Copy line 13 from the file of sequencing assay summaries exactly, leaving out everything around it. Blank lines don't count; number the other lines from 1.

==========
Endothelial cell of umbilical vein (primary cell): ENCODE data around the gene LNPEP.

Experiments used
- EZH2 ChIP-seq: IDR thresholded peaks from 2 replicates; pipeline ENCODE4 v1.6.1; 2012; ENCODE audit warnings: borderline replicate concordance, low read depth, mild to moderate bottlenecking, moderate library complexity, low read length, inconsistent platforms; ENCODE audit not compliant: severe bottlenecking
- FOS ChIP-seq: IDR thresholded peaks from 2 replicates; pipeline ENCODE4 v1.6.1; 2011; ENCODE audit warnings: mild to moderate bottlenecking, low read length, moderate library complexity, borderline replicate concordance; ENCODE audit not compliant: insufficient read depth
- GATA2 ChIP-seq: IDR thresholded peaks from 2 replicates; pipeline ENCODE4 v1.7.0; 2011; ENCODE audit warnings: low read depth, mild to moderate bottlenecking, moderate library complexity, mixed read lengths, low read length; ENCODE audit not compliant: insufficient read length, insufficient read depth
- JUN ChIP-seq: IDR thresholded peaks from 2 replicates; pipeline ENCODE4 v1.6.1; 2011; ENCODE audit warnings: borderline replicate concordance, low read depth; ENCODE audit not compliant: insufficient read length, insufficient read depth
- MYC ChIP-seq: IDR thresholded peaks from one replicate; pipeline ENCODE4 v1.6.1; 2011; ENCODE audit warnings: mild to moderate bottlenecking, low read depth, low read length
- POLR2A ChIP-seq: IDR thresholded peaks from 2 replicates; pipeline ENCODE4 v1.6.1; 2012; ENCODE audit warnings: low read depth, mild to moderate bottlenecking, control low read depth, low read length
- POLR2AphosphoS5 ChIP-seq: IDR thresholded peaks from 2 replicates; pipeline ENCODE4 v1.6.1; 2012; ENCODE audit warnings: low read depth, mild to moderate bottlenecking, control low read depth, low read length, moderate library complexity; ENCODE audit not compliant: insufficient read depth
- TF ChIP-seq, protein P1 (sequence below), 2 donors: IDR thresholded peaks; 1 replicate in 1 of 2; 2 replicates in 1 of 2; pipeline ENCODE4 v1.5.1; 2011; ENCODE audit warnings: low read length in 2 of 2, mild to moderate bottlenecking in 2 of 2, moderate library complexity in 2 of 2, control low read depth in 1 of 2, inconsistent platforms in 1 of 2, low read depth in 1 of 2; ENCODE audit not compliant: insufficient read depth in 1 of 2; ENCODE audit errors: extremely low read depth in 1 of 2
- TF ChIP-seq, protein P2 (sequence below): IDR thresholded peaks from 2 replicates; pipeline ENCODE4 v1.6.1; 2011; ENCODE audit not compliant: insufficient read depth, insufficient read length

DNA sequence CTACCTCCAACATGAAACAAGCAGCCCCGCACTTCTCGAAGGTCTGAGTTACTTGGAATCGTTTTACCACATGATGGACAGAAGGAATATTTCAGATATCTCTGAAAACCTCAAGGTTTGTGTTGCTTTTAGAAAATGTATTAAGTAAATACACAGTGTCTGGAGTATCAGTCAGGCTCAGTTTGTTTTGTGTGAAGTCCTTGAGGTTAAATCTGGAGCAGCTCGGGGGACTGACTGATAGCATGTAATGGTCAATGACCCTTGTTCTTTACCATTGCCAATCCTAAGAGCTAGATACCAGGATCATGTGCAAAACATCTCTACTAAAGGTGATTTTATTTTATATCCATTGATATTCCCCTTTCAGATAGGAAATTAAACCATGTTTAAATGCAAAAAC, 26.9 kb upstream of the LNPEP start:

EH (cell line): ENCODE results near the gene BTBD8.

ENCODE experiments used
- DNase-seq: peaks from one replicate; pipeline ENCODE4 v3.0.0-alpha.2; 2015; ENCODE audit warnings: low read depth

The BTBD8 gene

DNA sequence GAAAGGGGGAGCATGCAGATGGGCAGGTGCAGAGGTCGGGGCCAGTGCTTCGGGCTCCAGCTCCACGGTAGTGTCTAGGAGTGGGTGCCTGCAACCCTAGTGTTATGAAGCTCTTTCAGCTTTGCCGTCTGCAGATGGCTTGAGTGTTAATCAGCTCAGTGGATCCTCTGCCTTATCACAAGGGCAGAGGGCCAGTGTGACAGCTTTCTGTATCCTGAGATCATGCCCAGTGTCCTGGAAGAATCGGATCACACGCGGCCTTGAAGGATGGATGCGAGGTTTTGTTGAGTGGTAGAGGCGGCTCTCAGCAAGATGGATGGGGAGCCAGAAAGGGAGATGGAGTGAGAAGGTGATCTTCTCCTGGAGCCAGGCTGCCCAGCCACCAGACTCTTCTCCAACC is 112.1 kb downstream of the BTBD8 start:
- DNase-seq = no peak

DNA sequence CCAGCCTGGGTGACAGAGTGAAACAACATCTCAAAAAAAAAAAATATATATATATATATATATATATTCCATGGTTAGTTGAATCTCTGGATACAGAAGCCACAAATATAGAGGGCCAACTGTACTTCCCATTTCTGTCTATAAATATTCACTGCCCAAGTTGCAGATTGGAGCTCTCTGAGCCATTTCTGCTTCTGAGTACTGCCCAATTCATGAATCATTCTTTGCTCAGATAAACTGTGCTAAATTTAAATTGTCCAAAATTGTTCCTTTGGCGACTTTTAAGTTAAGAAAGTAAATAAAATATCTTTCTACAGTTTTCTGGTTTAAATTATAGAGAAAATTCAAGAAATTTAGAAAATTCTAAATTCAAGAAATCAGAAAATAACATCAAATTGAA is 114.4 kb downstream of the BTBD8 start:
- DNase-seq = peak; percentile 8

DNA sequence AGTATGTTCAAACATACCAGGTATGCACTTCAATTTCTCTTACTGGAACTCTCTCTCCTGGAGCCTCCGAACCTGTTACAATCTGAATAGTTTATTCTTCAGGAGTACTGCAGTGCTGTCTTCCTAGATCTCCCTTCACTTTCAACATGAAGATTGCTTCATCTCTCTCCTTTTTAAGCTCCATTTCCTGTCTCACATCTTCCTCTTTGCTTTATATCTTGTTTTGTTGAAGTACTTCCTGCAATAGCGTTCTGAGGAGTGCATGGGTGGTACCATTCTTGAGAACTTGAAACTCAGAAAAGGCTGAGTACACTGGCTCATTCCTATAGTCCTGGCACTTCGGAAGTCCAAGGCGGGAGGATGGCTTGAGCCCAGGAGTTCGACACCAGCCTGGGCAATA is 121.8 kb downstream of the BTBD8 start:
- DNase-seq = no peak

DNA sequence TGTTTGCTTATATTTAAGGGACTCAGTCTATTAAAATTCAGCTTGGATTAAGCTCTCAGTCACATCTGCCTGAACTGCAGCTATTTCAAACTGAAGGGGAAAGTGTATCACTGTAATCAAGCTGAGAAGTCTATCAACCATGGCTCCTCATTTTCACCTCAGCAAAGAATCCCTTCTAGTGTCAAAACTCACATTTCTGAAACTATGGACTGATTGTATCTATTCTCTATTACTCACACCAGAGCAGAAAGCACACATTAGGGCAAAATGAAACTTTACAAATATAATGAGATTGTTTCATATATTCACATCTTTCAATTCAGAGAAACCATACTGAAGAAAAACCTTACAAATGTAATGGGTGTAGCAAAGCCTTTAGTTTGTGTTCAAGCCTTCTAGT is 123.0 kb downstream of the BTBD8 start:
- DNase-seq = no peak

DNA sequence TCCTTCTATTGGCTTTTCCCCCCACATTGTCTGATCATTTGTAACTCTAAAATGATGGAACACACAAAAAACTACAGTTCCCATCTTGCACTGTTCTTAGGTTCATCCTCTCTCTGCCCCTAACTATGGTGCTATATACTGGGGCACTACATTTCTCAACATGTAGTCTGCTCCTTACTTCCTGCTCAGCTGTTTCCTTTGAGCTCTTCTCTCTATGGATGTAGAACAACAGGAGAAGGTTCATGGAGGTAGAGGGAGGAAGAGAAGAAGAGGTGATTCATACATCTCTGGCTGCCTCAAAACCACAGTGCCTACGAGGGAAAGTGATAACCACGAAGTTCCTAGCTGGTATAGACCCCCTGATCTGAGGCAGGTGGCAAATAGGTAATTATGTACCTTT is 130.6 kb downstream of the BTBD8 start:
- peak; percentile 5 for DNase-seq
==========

EH (cell line): ENCODE results near the gene BTBD8.